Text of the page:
ON SATURDAY, February 3, 1906, at the Pretoria pit in Clackmannan, belonging to James Fyfe & Company, water rushed into an area in the lower seam where men were working from old mining works.

The mine had opened six years beforehand on the Tullygarth Farm but was not deep.

On that day, most of the men managed to get out but five became trapped.

They were Alexander Forsyth, two of his sons Alexander and David, who had only started working there the previous day, Alexander Forsyth, a cousin, and his son, also Alexander.

As soon as the incident was reported, Robert Fyfe the manager, ordered the source of the ingress to be located.

It was at an old quarry about half a mile west of the pit where a disused shaft had been blocked up but had given way.

Pumps were brought to the site and began pumping the water out, while the other men at the pit tried to stop the water using shovels and explosives at the old quarry.

Thanks to those measures, the level reduced but it was still difficult to reach the trapped miners.

Luckily they were not in an area where the water had reached.

Knocking could be heard by the rescuers.

The pumps continued but instead of the water reducing, it steadily began to rise again.

In the evening, Robert McLaren, HM Inspector of Mines for the East of Scotland suggested boring a hole through the six fathoms, or 36 feet, which separated the upper and lower seams to reach the men.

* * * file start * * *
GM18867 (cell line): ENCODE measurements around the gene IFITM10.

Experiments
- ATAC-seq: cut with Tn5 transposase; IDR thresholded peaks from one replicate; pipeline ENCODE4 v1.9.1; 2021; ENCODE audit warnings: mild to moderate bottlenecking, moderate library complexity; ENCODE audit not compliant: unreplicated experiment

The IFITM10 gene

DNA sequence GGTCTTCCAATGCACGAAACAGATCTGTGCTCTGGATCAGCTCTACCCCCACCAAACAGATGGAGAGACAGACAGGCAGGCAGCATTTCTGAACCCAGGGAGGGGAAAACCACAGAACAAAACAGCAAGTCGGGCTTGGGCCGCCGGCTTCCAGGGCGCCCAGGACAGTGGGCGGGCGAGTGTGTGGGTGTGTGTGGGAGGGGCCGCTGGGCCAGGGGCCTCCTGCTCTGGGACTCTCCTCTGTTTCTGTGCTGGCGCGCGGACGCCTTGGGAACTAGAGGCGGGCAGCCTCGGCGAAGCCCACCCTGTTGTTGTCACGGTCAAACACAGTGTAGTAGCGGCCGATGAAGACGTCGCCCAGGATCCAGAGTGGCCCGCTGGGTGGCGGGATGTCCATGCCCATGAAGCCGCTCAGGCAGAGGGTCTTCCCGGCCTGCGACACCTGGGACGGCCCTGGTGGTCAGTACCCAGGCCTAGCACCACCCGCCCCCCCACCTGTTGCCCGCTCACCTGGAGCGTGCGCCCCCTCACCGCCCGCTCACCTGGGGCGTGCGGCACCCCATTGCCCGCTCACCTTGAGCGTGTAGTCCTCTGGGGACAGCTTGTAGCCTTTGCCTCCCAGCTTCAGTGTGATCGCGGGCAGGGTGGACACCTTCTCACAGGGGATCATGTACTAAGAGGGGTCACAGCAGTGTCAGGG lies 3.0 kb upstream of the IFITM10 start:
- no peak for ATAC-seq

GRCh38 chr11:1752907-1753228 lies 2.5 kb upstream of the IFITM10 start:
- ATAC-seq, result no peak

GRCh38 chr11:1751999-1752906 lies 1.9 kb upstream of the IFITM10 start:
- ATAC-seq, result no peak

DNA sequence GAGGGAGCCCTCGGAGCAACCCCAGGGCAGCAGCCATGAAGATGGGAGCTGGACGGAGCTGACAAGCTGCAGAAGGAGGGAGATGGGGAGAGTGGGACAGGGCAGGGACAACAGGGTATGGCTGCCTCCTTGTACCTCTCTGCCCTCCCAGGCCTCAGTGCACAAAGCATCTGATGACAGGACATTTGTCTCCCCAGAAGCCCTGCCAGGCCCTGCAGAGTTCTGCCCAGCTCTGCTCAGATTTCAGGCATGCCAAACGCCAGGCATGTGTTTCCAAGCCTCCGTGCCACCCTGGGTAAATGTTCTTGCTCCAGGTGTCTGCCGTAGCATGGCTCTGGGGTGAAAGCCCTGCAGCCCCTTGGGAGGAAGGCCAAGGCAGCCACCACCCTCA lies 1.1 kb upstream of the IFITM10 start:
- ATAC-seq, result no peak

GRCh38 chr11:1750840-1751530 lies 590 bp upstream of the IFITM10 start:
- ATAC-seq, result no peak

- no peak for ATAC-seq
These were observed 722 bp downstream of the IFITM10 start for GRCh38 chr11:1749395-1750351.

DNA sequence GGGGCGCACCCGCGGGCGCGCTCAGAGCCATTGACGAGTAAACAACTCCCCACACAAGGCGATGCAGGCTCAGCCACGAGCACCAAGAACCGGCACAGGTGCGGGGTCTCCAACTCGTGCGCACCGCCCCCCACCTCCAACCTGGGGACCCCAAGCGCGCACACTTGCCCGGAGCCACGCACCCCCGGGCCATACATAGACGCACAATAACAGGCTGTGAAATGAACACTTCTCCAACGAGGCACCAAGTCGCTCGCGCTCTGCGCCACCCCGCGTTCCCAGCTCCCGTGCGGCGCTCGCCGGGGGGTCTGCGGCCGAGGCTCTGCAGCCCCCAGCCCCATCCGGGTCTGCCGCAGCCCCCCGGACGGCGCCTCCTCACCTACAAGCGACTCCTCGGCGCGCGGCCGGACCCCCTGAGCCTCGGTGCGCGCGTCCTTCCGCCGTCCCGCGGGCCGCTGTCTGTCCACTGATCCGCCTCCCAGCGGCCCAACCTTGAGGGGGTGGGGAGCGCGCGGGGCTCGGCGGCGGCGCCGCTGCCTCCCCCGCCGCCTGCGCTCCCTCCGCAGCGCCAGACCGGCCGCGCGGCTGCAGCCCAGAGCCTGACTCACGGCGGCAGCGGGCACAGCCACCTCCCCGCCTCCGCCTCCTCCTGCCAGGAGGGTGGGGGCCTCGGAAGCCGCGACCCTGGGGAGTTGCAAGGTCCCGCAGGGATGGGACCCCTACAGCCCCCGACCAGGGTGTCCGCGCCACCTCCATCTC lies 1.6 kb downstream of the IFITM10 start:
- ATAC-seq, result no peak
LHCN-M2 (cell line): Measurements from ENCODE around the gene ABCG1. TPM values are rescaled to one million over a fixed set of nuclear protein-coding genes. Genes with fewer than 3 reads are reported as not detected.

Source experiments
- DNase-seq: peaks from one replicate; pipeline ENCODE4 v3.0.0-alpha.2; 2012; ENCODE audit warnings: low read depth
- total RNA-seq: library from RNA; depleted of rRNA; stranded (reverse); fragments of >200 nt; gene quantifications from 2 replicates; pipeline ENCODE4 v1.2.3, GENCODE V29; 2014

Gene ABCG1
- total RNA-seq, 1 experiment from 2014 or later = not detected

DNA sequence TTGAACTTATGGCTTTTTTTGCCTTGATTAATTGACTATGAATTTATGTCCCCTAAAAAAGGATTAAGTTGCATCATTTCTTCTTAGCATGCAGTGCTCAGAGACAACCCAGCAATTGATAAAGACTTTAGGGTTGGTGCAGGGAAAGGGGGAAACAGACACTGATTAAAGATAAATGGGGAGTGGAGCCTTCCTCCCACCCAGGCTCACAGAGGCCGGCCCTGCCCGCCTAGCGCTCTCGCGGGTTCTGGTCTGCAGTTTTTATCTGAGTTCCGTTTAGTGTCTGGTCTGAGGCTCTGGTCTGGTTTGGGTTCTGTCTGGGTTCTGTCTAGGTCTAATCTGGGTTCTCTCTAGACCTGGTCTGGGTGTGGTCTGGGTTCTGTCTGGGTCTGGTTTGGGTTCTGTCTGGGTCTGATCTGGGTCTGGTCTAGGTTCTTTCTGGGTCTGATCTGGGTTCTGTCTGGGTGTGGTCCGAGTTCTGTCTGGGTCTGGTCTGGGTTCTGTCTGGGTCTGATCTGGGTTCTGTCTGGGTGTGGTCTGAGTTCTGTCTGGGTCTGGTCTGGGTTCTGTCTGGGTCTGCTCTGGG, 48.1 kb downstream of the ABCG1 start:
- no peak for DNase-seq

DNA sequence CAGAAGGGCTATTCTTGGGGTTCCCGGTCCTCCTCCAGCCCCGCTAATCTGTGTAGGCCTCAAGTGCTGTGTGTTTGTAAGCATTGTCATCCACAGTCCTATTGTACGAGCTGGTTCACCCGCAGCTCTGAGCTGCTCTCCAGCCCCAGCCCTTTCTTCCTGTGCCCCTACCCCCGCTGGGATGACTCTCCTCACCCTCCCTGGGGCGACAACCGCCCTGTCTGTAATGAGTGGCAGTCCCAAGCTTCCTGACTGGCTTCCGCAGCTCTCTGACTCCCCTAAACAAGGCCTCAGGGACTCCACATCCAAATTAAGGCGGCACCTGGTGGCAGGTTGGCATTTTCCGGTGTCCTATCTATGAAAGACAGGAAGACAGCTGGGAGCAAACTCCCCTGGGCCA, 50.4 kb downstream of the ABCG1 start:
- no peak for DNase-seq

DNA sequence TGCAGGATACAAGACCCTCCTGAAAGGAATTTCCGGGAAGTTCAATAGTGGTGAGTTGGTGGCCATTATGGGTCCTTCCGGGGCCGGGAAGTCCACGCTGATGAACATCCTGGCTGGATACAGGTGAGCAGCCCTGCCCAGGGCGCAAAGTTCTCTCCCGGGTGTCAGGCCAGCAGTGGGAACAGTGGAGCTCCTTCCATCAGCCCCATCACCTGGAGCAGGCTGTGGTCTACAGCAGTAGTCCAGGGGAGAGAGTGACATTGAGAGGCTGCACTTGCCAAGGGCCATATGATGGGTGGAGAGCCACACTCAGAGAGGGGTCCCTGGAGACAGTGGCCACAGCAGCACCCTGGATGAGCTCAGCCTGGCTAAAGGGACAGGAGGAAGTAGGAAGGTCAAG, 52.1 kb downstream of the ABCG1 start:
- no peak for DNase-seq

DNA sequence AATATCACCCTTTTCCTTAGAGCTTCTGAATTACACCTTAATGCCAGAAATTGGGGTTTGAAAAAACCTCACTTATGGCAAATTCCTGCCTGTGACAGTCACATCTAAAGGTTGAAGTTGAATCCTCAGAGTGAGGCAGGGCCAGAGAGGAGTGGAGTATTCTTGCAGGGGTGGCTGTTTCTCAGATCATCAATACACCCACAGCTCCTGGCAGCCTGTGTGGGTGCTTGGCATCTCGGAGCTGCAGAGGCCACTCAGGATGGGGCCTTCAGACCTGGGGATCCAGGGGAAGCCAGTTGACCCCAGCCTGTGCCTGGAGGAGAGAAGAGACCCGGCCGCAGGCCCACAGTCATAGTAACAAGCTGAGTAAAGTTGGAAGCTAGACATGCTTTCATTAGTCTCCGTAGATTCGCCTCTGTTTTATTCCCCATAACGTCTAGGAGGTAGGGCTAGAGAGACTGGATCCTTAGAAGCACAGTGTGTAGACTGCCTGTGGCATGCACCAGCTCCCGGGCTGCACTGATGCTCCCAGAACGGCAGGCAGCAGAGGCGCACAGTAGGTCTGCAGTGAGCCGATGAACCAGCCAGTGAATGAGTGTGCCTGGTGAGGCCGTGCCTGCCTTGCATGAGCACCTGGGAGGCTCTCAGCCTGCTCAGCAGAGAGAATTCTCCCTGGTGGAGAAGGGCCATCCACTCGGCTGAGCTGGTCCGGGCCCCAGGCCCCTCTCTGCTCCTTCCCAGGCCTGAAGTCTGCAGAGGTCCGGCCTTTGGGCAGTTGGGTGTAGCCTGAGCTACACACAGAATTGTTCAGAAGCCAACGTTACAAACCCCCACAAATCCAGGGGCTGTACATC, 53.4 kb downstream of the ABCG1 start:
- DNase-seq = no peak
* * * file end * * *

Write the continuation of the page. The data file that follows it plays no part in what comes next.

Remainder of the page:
This work took place overnight, and by this time firefighters had arrived and were drawing off water from the old shaft at the quarry.

This too went on all night and a strong clay embankment was built at the mouth of the shaft by around 50 or 60 men, and completed by the Sunday afternoon.

Reaching the trapped miners, however, would take some time.

Alexander Forsyth and his two sons were finally located, so food and milk were sent down to them, but the other two were around 200 yards further west of them.

The three had tried to reach the others but were blocked.

Their lamps had also gone out on the Saturday, so they were in complete darkness.

It was only on the Monday communication was established with the other two Forsyths.

On the Wednesday morning, the ordeal for Forsyth and his two sons was over when they finally reached the surface.

The other two were rescued the next day.